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NLRC backs Supreme Court for quashing Kalu’s 12-year jail term

nlrc backs supreme court for quashing kalus 12 year jail term 5eda3d5727045

The Nigerian Law Reform Commission (NLRC) has supported Supreme Court judgement quashing 12-year jail term slammed on Senator Orji Uzor Kalu by Justice Mohammed Idris on December 5, 2019, describing it as the right way to go.

Professor Jumai Audi, who stated this recently during her screening for the NLRC Chairmanship position, maintained that the Orji Uzor Kalu case was an absurdity.

She told the Senate Committee on Judiciary, Human Rights and Legal Matters that the judgement against Kalu was an absurdity on account of the justice who completed hearing and ruled on the case.

“The administration of criminal justice has to be amended, because you cannot say that a judge, who by law has been appointed to a higher level, should step down in order to decide a case and then catapults himself up again to his normal position.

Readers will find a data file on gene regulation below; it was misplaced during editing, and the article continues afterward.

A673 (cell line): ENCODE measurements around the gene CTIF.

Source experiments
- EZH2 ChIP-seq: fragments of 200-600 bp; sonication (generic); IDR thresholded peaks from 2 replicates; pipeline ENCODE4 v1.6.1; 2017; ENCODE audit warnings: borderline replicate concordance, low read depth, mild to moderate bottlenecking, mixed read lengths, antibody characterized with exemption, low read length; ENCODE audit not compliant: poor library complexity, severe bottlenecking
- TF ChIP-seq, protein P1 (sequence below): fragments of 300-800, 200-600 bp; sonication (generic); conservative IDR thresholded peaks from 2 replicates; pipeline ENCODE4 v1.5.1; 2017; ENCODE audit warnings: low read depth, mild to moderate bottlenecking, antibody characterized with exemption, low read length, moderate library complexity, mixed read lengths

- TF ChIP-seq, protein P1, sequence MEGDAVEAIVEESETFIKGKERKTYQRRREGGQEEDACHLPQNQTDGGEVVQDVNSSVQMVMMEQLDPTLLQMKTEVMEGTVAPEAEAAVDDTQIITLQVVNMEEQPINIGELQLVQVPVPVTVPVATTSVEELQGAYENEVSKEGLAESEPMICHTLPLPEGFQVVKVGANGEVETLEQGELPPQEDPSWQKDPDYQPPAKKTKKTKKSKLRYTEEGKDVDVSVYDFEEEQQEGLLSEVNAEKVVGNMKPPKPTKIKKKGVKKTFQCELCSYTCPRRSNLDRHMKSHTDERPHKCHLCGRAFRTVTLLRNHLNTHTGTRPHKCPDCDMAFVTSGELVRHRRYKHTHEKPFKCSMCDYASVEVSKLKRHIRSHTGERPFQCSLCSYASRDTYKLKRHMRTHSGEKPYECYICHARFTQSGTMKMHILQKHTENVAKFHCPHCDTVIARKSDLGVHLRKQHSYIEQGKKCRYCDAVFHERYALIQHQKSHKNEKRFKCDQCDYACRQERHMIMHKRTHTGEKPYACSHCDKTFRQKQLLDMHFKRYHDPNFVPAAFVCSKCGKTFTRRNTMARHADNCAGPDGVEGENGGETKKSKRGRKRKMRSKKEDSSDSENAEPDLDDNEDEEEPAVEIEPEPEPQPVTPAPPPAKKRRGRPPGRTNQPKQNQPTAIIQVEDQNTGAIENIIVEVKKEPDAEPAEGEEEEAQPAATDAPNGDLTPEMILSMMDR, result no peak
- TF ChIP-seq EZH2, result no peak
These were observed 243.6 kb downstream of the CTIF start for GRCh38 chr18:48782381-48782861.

“We can read a lot of intention to that which is unconstitutional, undemocratic and unacceptable and because it is not acceptable, the decision taken by that arrangement cannot stand,” she stated.

She added that since provisions of the Administration of Criminal Justice Act (ACJA), relied upon for the judgement could not override that of the 1999 Constitution, it had to be amended.

During the screening, members of the committee: James Manager (PDP Delta South), Peter Nwaoboshi (PDP Delta North), Chukwuka Utazi (PDP Enugu North), Gabriel Suswam (PDP Benue North East ) and Ibrahim Hassan Hadejia (APC Jigawa North), supported the submission by chorusing, “you are well guided.”

Chairman, Presidential Advisory Committee Against Corruption (PACAC), Professor Itse Sagay, SAN, had berated the Supreme Court’s judgment nullifying Kalu’s trial and others, saying, “No section of the constitution prevented a judge, who was promoted to a higher court, from continuing to hear pending cases in the lower court.

“But if the National Assembly passes a law that grants authority to that judge, then the Supreme Court does not have the powers to insist on its own interpretation by referring to the constitution, which has no such provisions.”

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